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Psychologist Recognized for Pediatric Efforts

When Mona Delahooke was 13 years old, a bad case of pneumonia sent her to Huntington Hospital for what eventually became a two-week stay. As she lay in bed during a time before smartphones and computers, Delahooke passed the hours by reading books brought to her room on a rolling cart that an employee pushed through the halls each day. She soon immersed herself in a 1964 paperback called “Dibs in Search of Self,” which chronicles a series of therapy sessions with an emotionally challenged young boy.
“I read that book and told my mom that I wanted to work with kids who had differences like that,” said Delahooke. “It just caught my attention and it really grabbed me and made me feel like that’s what I want to do. It sounded so fun and so interesting. I pretty much stayed on that track.”
Today, the San Marino resident is a clinical and consulting pediatric psychologist who specializes in supporting young children and their parents as they traverse the unexpected path of early developmental challenges. Delahooke’s work in this field, which spans more than 20 years, will be acknowledged on Sept. 17 when she receives the 2016 Greenspan Humanitarian award at the Harvest Moon gala hosted by Professional Child Development Associates in Pasadena.
“It’s super-meaningful to me because, in this work, a lot of what we do is with one family at one time,” said Delahooke, who maintains a practice in Arcadia. “It’s kind of private and a little bit isolating. So to be recognized for the type of work I do is really very special.”
PCDA is a nonprofit organization composed of therapists, psychologists, pathologists and dieticians who provide developmental evaluation, consultation and intervention services for children and their families. Each year, PCDA presents the Greenspan Humanitarian award to members of the local community in recognition of their dedication to supporting children with developmental differences.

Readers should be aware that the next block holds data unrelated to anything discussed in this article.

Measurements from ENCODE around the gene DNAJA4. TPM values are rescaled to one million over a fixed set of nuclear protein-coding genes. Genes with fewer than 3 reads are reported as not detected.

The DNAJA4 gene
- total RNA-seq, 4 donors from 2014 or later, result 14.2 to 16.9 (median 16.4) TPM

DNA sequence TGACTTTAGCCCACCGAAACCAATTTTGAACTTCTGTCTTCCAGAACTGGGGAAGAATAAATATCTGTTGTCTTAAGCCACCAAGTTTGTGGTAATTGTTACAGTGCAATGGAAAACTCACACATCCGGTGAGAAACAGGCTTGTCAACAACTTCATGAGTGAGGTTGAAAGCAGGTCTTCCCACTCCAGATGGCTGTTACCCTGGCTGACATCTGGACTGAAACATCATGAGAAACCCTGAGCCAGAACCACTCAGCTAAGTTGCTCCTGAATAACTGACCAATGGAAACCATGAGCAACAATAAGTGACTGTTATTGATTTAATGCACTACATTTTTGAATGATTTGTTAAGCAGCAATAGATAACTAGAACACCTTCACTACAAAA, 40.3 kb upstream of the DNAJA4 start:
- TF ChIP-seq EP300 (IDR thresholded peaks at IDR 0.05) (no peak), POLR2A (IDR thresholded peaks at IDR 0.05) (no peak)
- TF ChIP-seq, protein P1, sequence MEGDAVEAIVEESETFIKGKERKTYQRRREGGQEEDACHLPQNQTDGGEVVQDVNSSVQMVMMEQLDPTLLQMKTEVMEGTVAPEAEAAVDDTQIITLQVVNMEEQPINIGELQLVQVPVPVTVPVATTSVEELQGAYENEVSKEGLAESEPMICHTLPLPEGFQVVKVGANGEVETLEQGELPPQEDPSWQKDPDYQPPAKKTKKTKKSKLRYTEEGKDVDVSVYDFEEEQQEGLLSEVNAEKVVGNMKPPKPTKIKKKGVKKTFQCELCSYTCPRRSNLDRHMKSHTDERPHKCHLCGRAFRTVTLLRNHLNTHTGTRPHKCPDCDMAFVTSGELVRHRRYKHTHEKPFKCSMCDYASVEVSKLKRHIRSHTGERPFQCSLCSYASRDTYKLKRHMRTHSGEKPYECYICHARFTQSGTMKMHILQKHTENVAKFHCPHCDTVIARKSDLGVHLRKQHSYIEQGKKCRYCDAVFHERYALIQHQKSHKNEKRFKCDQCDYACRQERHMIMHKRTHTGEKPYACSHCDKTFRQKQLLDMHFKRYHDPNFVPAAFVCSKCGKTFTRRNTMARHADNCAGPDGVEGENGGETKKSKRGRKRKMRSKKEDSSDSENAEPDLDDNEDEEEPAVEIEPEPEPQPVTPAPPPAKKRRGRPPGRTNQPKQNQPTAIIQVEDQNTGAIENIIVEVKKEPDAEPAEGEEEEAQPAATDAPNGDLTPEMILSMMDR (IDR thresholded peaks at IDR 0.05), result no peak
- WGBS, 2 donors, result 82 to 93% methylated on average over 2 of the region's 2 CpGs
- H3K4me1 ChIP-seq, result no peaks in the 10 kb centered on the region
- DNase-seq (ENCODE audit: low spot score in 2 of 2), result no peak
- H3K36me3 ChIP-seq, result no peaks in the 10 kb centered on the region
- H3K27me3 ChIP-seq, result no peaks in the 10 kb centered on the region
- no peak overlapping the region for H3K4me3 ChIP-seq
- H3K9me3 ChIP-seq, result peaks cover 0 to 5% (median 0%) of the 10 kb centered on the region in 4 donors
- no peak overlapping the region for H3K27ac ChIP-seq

“Mona’s a very selfless person, a very generous person who devotes a lot of her time to teaching and training others — both through official conferences that she does as well as just mentoring people who come to her from many different disciplines and want to learn from her,” said PCDA Executive Director Diane Cullinane, who met Delahooke during a training program in Washington, D.C., more than 15 years ago. “This is why she so richly deserves to be recognized for all that she’s done for so many.”
Throughout her distinguished career, Delahooke has offered a wide variety of services for young children experiencing behavioral and emotional difficulties, including autism spectrum disorders, attachment issues, adoption concerns and the psychosocial aspects of medical conditions such as childhood cancer. The mother of three also serves on multidisciplinary treatment teams in California and across the country, helping parents coordinate their children’s therapies.
Delahooke graduated from Maranatha High School before earning a bachelor’s degree in psychology from USC, then master’s and doctoral degrees in the same discipline from the California School of Professional Psychology. She returned to Pasadena and began work at a private practice that focused on children ages 5 and up.